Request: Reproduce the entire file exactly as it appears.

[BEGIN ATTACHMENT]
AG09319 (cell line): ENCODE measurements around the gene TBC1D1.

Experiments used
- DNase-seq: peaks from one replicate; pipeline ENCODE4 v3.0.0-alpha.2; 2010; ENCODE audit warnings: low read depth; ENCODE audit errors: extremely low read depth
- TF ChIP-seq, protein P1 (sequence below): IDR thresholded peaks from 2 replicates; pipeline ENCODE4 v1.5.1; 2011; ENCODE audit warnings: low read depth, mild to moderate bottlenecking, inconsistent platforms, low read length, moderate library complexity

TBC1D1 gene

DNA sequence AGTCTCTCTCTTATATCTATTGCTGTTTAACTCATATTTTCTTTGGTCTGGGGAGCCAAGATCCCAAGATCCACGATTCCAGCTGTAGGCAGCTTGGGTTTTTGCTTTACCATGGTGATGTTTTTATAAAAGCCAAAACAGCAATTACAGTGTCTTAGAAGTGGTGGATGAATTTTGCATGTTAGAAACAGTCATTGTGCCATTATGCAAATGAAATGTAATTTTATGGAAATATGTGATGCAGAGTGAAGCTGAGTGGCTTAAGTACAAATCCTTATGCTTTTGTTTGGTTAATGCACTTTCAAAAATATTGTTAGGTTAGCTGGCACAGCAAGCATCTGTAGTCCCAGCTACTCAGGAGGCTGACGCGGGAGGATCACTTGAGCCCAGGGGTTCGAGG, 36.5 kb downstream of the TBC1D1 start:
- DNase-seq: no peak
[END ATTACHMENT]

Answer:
AG09319 (cell line): ENCODE measurements around the gene TBC1D1.

Experiments used
- DNase-seq: peaks from one replicate; pipeline ENCODE4 v3.0.0-alpha.2; 2010; ENCODE audit warnings: low read depth; ENCODE audit errors: extremely low read depth
- TF ChIP-seq, protein P1 (sequence below): IDR thresholded peaks from 2 replicates; pipeline ENCODE4 v1.5.1; 2011; ENCODE audit warnings: low read depth, mild to moderate bottlenecking, inconsistent platforms, low read length, moderate library complexity

TBC1D1 gene

DNA sequence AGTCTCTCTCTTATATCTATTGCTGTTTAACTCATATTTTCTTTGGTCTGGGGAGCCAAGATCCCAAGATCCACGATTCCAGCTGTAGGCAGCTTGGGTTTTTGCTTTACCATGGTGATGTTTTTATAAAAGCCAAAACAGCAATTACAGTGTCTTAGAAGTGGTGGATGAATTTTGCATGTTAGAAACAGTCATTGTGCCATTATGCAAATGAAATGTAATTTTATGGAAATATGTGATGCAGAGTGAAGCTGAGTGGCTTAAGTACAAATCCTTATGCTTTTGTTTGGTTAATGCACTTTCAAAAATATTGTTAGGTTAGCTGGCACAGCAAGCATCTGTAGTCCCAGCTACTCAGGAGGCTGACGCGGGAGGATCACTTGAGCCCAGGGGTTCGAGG, 36.5 kb downstream of the TBC1D1 start:
- DNase-seq: no peak